Ex Libris: From the Library of Pedro Reyes

Nasher Sculpture Center
Jul 31, 2019 3:17PM

Pedro Reyes is a contemporary artist based in Mexico City.

Sculpture has always been about the history of sculpture. In sculpture, forms are concepts, and my library is a tool just as the hammer and chisel.

For the past five years, I’ve been buying monographs of sculptors to learn from them. Now it’s a big joy when I come across a volume of a lesser-known sculptor. For every sculptor, there are 100 painters. Because sculpture requires so much time and resources, it’s only natural that the opus of sculptors is smaller than other artists.

Coming out of a conceptual art practice, there was a lot of sculpture that I looked at with disdain at a certain moment in my life. Now, my appreciation for other periods has grown. One day, we realize that those guilty pleasures that started as ironic were sincere joys that we had to let in.


Figuring out the eyes on a sculpted portrait is a big deal. I like how Bernhard Heiliger solves it. This is a resource I plan to use in the future.


A lot of the books I buy were former library books. In Oscar Jespers I found another interesting way to solve the eyes. Which is, to make a very vague insinuation without much depth or detail.


This is a book of works by Lucio Fontana before he started to make his “spatial concepts.” He had a full body of work that no one remembers now, like this woman with a mask from 1940. Would you consider this a spatial concept?


I like the work of the Cuban sculptor Cardenas. His work is cartoon-like and afro-futurist. Just look at the title of this sculpture“Etre Lunaire.”


This title makes me smile. Visiting the Tate Britain recently, I spent some time enjoying the massive slab called Sun God and its versal Primeval Gods. Its dimensions are 2134 x 1980 x 355 mm. This was an attempt to do a 20th-century Stonehenge. This stone made a big impression on me.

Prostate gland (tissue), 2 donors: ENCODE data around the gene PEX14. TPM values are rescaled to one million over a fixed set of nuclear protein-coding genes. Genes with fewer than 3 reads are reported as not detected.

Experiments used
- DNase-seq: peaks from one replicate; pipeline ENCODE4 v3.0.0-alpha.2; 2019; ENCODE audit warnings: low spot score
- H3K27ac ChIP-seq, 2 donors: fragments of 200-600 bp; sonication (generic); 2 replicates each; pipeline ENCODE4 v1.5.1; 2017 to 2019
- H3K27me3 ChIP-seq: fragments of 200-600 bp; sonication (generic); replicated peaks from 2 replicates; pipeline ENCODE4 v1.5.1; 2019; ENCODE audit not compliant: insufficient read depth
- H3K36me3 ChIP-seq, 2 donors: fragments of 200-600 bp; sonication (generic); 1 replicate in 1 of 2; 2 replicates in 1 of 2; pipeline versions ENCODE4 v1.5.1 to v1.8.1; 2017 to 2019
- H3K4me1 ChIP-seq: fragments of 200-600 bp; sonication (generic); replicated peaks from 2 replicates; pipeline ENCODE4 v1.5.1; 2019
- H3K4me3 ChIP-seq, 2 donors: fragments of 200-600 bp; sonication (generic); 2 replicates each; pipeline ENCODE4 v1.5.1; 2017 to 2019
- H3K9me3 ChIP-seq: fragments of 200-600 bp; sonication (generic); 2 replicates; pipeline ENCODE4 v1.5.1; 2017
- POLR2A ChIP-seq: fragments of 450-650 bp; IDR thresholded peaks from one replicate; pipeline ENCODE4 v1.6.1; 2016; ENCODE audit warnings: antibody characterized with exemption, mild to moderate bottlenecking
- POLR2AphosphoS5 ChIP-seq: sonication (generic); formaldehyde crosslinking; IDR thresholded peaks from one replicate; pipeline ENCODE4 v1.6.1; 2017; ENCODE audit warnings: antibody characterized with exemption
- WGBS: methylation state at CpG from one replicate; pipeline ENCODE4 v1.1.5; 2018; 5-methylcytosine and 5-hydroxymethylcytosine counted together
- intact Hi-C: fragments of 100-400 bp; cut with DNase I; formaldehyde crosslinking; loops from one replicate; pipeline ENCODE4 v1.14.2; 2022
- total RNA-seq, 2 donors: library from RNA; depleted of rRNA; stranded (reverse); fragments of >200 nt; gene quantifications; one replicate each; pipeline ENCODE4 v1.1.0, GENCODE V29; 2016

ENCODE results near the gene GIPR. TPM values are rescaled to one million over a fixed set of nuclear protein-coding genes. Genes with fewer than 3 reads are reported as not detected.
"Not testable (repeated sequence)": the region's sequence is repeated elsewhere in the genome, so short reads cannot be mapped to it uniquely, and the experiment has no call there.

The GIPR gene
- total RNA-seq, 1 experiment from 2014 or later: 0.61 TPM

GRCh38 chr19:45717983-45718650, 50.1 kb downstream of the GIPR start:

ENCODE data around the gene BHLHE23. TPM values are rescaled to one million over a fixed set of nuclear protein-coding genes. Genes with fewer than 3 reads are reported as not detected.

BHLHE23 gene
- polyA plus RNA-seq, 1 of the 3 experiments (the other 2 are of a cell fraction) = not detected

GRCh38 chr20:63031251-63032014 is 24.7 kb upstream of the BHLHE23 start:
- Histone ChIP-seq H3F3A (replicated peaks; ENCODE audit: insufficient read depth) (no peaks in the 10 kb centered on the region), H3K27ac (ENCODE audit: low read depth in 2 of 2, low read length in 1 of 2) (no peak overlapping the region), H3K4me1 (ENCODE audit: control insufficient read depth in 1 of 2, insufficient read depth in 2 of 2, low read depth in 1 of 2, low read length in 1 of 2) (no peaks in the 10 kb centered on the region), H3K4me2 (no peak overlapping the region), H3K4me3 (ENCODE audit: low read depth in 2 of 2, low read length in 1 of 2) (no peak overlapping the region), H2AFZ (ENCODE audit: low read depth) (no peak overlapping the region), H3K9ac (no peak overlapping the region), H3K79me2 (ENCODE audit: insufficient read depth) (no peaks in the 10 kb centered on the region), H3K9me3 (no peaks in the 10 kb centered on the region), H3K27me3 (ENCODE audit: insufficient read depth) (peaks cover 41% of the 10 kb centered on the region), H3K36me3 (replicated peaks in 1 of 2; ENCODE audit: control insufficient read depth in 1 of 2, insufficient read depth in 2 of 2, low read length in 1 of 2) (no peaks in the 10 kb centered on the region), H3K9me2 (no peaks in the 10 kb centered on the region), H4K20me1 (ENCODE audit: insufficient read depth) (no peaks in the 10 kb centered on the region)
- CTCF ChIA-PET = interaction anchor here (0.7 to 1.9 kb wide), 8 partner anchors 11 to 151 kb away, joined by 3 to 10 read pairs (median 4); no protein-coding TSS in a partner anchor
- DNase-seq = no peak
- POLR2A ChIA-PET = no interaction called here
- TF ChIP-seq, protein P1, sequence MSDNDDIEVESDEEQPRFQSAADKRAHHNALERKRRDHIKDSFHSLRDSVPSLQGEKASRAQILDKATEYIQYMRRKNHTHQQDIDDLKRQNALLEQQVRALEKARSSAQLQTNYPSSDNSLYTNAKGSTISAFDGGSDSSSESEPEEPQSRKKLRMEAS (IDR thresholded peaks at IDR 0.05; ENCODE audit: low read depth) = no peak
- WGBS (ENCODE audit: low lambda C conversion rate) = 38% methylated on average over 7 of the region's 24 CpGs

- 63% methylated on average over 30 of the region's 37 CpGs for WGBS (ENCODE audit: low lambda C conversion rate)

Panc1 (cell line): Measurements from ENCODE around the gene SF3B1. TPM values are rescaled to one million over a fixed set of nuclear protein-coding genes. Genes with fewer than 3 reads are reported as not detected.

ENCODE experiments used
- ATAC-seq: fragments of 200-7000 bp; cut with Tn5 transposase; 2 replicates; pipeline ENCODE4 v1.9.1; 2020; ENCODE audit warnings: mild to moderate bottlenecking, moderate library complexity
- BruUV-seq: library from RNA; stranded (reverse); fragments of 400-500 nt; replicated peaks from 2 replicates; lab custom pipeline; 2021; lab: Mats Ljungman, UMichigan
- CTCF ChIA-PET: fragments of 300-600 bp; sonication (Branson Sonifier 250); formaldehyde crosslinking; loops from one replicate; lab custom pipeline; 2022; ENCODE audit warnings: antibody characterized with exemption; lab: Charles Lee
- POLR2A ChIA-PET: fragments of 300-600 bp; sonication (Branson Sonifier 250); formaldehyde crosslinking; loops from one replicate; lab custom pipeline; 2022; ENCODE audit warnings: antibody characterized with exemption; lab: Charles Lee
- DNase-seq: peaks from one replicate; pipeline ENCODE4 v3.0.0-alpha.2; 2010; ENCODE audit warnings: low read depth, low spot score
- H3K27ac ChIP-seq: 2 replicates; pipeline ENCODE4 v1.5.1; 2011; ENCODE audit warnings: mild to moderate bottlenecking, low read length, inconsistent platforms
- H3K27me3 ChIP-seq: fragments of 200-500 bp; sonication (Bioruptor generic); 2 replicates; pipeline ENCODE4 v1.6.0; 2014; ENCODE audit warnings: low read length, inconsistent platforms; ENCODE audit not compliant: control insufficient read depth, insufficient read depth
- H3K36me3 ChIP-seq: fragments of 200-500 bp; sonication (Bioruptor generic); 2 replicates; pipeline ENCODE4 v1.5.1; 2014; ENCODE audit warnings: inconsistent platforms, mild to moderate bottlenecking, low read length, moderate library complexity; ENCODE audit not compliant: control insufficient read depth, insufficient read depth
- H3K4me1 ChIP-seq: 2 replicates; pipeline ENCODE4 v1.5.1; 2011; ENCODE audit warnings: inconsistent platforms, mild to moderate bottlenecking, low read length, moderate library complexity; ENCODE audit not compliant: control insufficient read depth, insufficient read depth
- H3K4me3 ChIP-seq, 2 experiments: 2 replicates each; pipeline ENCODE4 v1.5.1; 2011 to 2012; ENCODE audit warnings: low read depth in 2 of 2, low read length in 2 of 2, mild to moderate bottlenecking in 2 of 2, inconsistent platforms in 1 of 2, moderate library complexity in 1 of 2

Isn’t it curious that sculpture monographs used to feature photos of the sculptor’s hands?


See? Being a sculptor is fun. Not like those sad conceptualists who will remind us one more time about the draconian conditions of the self in the late capitalist anthropocene.


I love Zuñiga’s work, and I used to hate it. What I have realized is that sculptors from the nationalistic period were conducting a big decolonization enterprise. Before them, sculptors in Mexico were doing copies of the Parisian school (many have argued that Rodin is a dead end, but that’s a different argument). The generation of Zuñiga started to use indigenous women as models. In fact, it is more pleasurable to sculpt big bodies than skinny ones.


I would love to own a sculpture by Jose de Rivera. He is futuristic, lyrical, calligraphic, elegant, whimsical, daring, impossible, silken, pure chrome lust.


A confession. Most sculptors from modern times find a signature style. But before they arrive at it, they do a lot of great experiments. All those works are up for grabs, as very few people will be able to trace the source for such inspiration. And if you get caught, you can only hug them for being so scholarly.

Nasher Sculpture Center